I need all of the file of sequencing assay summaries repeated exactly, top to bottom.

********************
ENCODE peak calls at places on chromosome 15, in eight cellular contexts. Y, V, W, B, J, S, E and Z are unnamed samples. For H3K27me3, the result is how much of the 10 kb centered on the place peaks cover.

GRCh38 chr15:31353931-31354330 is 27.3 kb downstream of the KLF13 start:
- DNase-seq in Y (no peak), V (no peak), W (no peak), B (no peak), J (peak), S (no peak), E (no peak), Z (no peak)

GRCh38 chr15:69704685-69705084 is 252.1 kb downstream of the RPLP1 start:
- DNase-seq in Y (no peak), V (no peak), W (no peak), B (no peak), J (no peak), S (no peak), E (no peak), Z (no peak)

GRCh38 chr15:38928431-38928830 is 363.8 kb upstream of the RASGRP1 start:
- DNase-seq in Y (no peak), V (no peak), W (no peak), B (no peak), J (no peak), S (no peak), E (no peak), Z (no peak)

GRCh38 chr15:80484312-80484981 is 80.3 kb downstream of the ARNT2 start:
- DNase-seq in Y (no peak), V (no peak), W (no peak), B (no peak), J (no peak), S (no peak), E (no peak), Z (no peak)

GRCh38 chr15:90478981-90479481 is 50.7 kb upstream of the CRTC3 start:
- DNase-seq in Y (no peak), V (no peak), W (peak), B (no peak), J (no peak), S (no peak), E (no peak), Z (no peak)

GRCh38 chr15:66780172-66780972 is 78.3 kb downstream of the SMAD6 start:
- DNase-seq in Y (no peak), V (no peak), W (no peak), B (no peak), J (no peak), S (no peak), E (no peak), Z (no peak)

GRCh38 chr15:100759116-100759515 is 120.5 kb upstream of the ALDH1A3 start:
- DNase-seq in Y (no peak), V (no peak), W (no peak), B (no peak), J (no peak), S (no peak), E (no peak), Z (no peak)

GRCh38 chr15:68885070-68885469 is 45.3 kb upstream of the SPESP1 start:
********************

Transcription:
ENCODE peak calls at places on chromosome 15, in eight cellular contexts. Y, V, W, B, J, S, E and Z are unnamed samples. For H3K27me3, the result is how much of the 10 kb centered on the place peaks cover.

GRCh38 chr15:31353931-31354330 is 27.3 kb downstream of the KLF13 start:
- DNase-seq in Y (no peak), V (no peak), W (no peak), B (no peak), J (peak), S (no peak), E (no peak), Z (no peak)

GRCh38 chr15:69704685-69705084 is 252.1 kb downstream of the RPLP1 start:
- DNase-seq in Y (no peak), V (no peak), W (no peak), B (no peak), J (no peak), S (no peak), E (no peak), Z (no peak)

GRCh38 chr15:38928431-38928830 is 363.8 kb upstream of the RASGRP1 start:
- DNase-seq in Y (no peak), V (no peak), W (no peak), B (no peak), J (no peak), S (no peak), E (no peak), Z (no peak)

GRCh38 chr15:80484312-80484981 is 80.3 kb downstream of the ARNT2 start:
- DNase-seq in Y (no peak), V (no peak), W (no peak), B (no peak), J (no peak), S (no peak), E (no peak), Z (no peak)

GRCh38 chr15:90478981-90479481 is 50.7 kb upstream of the CRTC3 start:
- DNase-seq in Y (no peak), V (no peak), W (peak), B (no peak), J (no peak), S (no peak), E (no peak), Z (no peak)

GRCh38 chr15:66780172-66780972 is 78.3 kb downstream of the SMAD6 start:
- DNase-seq in Y (no peak), V (no peak), W (no peak), B (no peak), J (no peak), S (no peak), E (no peak), Z (no peak)

GRCh38 chr15:100759116-100759515 is 120.5 kb upstream of the ALDH1A3 start:
- DNase-seq in Y (no peak), V (no peak), W (no peak), B (no peak), J (no peak), S (no peak), E (no peak), Z (no peak)

GRCh38 chr15:68885070-68885469 is 45.3 kb upstream of the SPESP1 start: